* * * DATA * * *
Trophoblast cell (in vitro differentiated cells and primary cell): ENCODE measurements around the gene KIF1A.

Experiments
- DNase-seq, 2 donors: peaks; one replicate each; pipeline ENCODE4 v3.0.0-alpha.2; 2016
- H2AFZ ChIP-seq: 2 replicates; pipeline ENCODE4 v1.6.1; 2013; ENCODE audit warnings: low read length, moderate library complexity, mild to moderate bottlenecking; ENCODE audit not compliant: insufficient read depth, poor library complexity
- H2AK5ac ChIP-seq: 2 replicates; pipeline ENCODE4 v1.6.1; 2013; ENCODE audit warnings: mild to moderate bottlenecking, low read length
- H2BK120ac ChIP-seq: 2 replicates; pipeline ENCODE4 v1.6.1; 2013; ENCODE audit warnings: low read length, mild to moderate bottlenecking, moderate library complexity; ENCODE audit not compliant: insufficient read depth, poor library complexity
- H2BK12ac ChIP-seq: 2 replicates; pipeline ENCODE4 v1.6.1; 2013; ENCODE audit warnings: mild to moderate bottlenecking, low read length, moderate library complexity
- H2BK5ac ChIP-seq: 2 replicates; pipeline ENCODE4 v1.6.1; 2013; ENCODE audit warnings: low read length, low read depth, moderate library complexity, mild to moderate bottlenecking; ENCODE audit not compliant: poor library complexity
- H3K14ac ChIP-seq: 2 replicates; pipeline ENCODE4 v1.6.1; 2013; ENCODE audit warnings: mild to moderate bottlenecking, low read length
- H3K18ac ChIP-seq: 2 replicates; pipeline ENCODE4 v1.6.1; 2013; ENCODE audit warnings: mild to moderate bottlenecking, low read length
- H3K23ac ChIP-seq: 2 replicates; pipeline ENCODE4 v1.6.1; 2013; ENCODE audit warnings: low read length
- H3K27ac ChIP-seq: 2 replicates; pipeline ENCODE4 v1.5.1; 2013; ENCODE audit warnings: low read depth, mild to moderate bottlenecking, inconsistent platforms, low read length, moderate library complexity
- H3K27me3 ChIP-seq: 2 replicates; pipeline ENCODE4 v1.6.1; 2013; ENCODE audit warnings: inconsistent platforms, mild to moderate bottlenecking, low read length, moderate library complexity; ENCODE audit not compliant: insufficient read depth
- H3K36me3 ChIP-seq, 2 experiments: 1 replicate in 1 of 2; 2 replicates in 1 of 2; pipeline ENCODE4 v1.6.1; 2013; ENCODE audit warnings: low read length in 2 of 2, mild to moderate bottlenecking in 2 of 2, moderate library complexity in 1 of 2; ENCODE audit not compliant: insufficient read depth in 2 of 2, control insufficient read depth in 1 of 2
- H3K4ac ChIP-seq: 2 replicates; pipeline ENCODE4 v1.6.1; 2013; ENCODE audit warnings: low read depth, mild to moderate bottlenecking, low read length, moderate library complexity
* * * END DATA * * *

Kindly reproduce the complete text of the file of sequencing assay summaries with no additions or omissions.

Trophoblast cell (in vitro differentiated cells and primary cell): ENCODE measurements around the gene KIF1A.

Experiments
- DNase-seq, 2 donors: peaks; one replicate each; pipeline ENCODE4 v3.0.0-alpha.2; 2016
- H2AFZ ChIP-seq: 2 replicates; pipeline ENCODE4 v1.6.1; 2013; ENCODE audit warnings: low read length, moderate library complexity, mild to moderate bottlenecking; ENCODE audit not compliant: insufficient read depth, poor library complexity
- H2AK5ac ChIP-seq: 2 replicates; pipeline ENCODE4 v1.6.1; 2013; ENCODE audit warnings: mild to moderate bottlenecking, low read length
- H2BK120ac ChIP-seq: 2 replicates; pipeline ENCODE4 v1.6.1; 2013; ENCODE audit warnings: low read length, mild to moderate bottlenecking, moderate library complexity; ENCODE audit not compliant: insufficient read depth, poor library complexity
- H2BK12ac ChIP-seq: 2 replicates; pipeline ENCODE4 v1.6.1; 2013; ENCODE audit warnings: mild to moderate bottlenecking, low read length, moderate library complexity
- H2BK5ac ChIP-seq: 2 replicates; pipeline ENCODE4 v1.6.1; 2013; ENCODE audit warnings: low read length, low read depth, moderate library complexity, mild to moderate bottlenecking; ENCODE audit not compliant: poor library complexity
- H3K14ac ChIP-seq: 2 replicates; pipeline ENCODE4 v1.6.1; 2013; ENCODE audit warnings: mild to moderate bottlenecking, low read length
- H3K18ac ChIP-seq: 2 replicates; pipeline ENCODE4 v1.6.1; 2013; ENCODE audit warnings: mild to moderate bottlenecking, low read length
- H3K23ac ChIP-seq: 2 replicates; pipeline ENCODE4 v1.6.1; 2013; ENCODE audit warnings: low read length
- H3K27ac ChIP-seq: 2 replicates; pipeline ENCODE4 v1.5.1; 2013; ENCODE audit warnings: low read depth, mild to moderate bottlenecking, inconsistent platforms, low read length, moderate library complexity
- H3K27me3 ChIP-seq: 2 replicates; pipeline ENCODE4 v1.6.1; 2013; ENCODE audit warnings: inconsistent platforms, mild to moderate bottlenecking, low read length, moderate library complexity; ENCODE audit not compliant: insufficient read depth
- H3K36me3 ChIP-seq, 2 experiments: 1 replicate in 1 of 2; 2 replicates in 1 of 2; pipeline ENCODE4 v1.6.1; 2013; ENCODE audit warnings: low read length in 2 of 2, mild to moderate bottlenecking in 2 of 2, moderate library complexity in 1 of 2; ENCODE audit not compliant: insufficient read depth in 2 of 2, control insufficient read depth in 1 of 2
- H3K4ac ChIP-seq: 2 replicates; pipeline ENCODE4 v1.6.1; 2013; ENCODE audit warnings: low read depth, mild to moderate bottlenecking, low read length, moderate library complexity